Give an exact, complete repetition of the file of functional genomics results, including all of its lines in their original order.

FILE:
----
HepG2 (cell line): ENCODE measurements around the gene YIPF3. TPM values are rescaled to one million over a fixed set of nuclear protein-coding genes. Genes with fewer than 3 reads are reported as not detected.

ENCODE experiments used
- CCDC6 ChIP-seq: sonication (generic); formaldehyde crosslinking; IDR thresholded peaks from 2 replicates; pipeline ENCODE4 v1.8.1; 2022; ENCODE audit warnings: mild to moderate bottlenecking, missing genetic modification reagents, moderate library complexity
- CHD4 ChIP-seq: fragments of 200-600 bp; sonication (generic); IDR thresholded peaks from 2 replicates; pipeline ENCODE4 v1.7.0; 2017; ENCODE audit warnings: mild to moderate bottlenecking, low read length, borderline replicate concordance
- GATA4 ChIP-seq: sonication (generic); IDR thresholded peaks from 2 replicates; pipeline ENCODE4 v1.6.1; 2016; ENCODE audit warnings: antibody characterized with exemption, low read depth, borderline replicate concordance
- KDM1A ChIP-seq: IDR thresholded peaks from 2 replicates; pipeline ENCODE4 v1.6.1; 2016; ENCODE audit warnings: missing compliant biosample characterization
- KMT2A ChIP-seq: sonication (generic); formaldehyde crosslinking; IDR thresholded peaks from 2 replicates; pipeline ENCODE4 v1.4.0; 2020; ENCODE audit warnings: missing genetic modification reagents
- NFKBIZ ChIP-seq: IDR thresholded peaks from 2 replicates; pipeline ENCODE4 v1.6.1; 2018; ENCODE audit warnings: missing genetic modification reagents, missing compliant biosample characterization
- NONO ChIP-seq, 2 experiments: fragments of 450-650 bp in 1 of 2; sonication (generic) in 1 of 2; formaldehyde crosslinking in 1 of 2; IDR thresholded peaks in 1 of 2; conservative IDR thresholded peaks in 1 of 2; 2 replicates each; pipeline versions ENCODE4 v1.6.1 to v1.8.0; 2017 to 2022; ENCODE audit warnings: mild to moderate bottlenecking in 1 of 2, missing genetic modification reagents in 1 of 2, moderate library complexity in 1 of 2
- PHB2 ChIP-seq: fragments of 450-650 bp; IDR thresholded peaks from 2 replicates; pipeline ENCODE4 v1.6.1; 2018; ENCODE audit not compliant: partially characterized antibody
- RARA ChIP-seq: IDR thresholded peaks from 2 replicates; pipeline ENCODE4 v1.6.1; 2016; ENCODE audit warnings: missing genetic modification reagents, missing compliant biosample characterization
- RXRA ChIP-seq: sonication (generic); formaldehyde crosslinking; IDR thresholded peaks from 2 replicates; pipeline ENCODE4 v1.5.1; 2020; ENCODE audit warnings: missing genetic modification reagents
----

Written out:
HepG2 (cell line): ENCODE measurements around the gene YIPF3. TPM values are rescaled to one million over a fixed set of nuclear protein-coding genes. Genes with fewer than 3 reads are reported as not detected.

ENCODE experiments used
- CCDC6 ChIP-seq: sonication (generic); formaldehyde crosslinking; IDR thresholded peaks from 2 replicates; pipeline ENCODE4 v1.8.1; 2022; ENCODE audit warnings: mild to moderate bottlenecking, missing genetic modification reagents, moderate library complexity
- CHD4 ChIP-seq: fragments of 200-600 bp; sonication (generic); IDR thresholded peaks from 2 replicates; pipeline ENCODE4 v1.7.0; 2017; ENCODE audit warnings: mild to moderate bottlenecking, low read length, borderline replicate concordance
- GATA4 ChIP-seq: sonication (generic); IDR thresholded peaks from 2 replicates; pipeline ENCODE4 v1.6.1; 2016; ENCODE audit warnings: antibody characterized with exemption, low read depth, borderline replicate concordance
- KDM1A ChIP-seq: IDR thresholded peaks from 2 replicates; pipeline ENCODE4 v1.6.1; 2016; ENCODE audit warnings: missing compliant biosample characterization
- KMT2A ChIP-seq: sonication (generic); formaldehyde crosslinking; IDR thresholded peaks from 2 replicates; pipeline ENCODE4 v1.4.0; 2020; ENCODE audit warnings: missing genetic modification reagents
- NFKBIZ ChIP-seq: IDR thresholded peaks from 2 replicates; pipeline ENCODE4 v1.6.1; 2018; ENCODE audit warnings: missing genetic modification reagents, missing compliant biosample characterization
- NONO ChIP-seq, 2 experiments: fragments of 450-650 bp in 1 of 2; sonication (generic) in 1 of 2; formaldehyde crosslinking in 1 of 2; IDR thresholded peaks in 1 of 2; conservative IDR thresholded peaks in 1 of 2; 2 replicates each; pipeline versions ENCODE4 v1.6.1 to v1.8.0; 2017 to 2022; ENCODE audit warnings: mild to moderate bottlenecking in 1 of 2, missing genetic modification reagents in 1 of 2, moderate library complexity in 1 of 2
- PHB2 ChIP-seq: fragments of 450-650 bp; IDR thresholded peaks from 2 replicates; pipeline ENCODE4 v1.6.1; 2018; ENCODE audit not compliant: partially characterized antibody
- RARA ChIP-seq: IDR thresholded peaks from 2 replicates; pipeline ENCODE4 v1.6.1; 2016; ENCODE audit warnings: missing genetic modification reagents, missing compliant biosample characterization
- RXRA ChIP-seq: sonication (generic); formaldehyde crosslinking; IDR thresholded peaks from 2 replicates; pipeline ENCODE4 v1.5.1; 2020; ENCODE audit warnings: missing genetic modification reagents